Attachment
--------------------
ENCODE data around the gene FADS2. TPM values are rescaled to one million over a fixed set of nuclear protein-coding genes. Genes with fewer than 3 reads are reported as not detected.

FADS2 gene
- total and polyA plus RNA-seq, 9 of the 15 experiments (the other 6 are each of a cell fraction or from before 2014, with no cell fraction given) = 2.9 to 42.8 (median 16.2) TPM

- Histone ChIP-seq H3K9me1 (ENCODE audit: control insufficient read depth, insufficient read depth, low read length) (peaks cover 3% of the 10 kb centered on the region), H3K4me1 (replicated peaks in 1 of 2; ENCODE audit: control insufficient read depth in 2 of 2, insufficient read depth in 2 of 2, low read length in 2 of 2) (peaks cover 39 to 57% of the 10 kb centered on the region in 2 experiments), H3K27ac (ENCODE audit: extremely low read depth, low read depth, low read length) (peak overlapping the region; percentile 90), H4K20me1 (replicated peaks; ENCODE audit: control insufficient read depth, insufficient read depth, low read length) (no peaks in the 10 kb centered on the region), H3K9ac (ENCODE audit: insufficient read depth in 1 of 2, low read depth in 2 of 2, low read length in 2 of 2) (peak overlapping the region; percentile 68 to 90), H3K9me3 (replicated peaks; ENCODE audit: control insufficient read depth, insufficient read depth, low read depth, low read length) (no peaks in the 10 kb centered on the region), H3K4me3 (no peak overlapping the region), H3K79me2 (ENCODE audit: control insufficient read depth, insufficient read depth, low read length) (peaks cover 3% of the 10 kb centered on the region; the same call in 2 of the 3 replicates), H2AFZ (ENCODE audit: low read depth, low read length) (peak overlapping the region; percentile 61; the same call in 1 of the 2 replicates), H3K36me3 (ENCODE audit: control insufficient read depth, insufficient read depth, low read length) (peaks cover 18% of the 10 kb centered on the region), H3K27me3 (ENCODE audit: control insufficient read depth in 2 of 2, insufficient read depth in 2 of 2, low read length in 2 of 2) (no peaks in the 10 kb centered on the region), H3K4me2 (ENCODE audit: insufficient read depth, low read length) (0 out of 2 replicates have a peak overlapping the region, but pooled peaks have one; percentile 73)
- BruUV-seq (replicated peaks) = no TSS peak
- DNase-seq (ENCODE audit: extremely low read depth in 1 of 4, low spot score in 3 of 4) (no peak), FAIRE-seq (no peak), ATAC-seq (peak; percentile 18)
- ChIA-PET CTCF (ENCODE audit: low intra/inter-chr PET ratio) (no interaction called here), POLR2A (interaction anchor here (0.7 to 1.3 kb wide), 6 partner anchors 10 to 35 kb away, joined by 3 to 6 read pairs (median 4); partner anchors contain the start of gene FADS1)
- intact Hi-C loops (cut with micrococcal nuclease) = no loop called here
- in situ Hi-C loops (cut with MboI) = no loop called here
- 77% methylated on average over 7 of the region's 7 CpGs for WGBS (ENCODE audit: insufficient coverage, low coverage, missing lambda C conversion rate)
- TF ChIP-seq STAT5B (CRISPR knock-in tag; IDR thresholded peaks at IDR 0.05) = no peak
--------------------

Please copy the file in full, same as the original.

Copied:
ENCODE data around the gene FADS2. TPM values are rescaled to one million over a fixed set of nuclear protein-coding genes. Genes with fewer than 3 reads are reported as not detected.

FADS2 gene
- total and polyA plus RNA-seq, 9 of the 15 experiments (the other 6 are each of a cell fraction or from before 2014, with no cell fraction given) = 2.9 to 42.8 (median 16.2) TPM

- Histone ChIP-seq H3K9me1 (ENCODE audit: control insufficient read depth, insufficient read depth, low read length) (peaks cover 3% of the 10 kb centered on the region), H3K4me1 (replicated peaks in 1 of 2; ENCODE audit: control insufficient read depth in 2 of 2, insufficient read depth in 2 of 2, low read length in 2 of 2) (peaks cover 39 to 57% of the 10 kb centered on the region in 2 experiments), H3K27ac (ENCODE audit: extremely low read depth, low read depth, low read length) (peak overlapping the region; percentile 90), H4K20me1 (replicated peaks; ENCODE audit: control insufficient read depth, insufficient read depth, low read length) (no peaks in the 10 kb centered on the region), H3K9ac (ENCODE audit: insufficient read depth in 1 of 2, low read depth in 2 of 2, low read length in 2 of 2) (peak overlapping the region; percentile 68 to 90), H3K9me3 (replicated peaks; ENCODE audit: control insufficient read depth, insufficient read depth, low read depth, low read length) (no peaks in the 10 kb centered on the region), H3K4me3 (no peak overlapping the region), H3K79me2 (ENCODE audit: control insufficient read depth, insufficient read depth, low read length) (peaks cover 3% of the 10 kb centered on the region; the same call in 2 of the 3 replicates), H2AFZ (ENCODE audit: low read depth, low read length) (peak overlapping the region; percentile 61; the same call in 1 of the 2 replicates), H3K36me3 (ENCODE audit: control insufficient read depth, insufficient read depth, low read length) (peaks cover 18% of the 10 kb centered on the region), H3K27me3 (ENCODE audit: control insufficient read depth in 2 of 2, insufficient read depth in 2 of 2, low read length in 2 of 2) (no peaks in the 10 kb centered on the region), H3K4me2 (ENCODE audit: insufficient read depth, low read length) (0 out of 2 replicates have a peak overlapping the region, but pooled peaks have one; percentile 73)
- BruUV-seq (replicated peaks) = no TSS peak
- DNase-seq (ENCODE audit: extremely low read depth in 1 of 4, low spot score in 3 of 4) (no peak), FAIRE-seq (no peak), ATAC-seq (peak; percentile 18)
- ChIA-PET CTCF (ENCODE audit: low intra/inter-chr PET ratio) (no interaction called here), POLR2A (interaction anchor here (0.7 to 1.3 kb wide), 6 partner anchors 10 to 35 kb away, joined by 3 to 6 read pairs (median 4); partner anchors contain the start of gene FADS1)
- intact Hi-C loops (cut with micrococcal nuclease) = no loop called here
- in situ Hi-C loops (cut with MboI) = no loop called here
- 77% methylated on average over 7 of the region's 7 CpGs for WGBS (ENCODE audit: insufficient coverage, low coverage, missing lambda C conversion rate)
- TF ChIP-seq STAT5B (CRISPR knock-in tag; IDR thresholded peaks at IDR 0.05) = no peak